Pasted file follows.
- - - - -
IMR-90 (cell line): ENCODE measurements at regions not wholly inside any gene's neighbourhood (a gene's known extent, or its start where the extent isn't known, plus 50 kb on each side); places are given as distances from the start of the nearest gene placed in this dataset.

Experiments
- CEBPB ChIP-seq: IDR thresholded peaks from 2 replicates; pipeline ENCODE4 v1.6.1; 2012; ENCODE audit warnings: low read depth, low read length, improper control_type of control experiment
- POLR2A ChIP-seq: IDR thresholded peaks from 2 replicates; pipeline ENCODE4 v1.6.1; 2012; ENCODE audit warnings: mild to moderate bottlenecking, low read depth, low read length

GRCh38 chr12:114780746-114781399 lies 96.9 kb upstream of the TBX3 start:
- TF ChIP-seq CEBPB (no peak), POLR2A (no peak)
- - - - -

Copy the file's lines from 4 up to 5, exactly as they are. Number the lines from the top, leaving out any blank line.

- POLR2A ChIP-seq: IDR thresholded peaks from 2 replicates; pipeline ENCODE4 v1.6.1; 2012; ENCODE audit warnings: mild to moderate bottlenecking, low read depth, low read length

GRCh38 chr12:114780746-114781399 lies 96.9 kb upstream of the TBX3 start: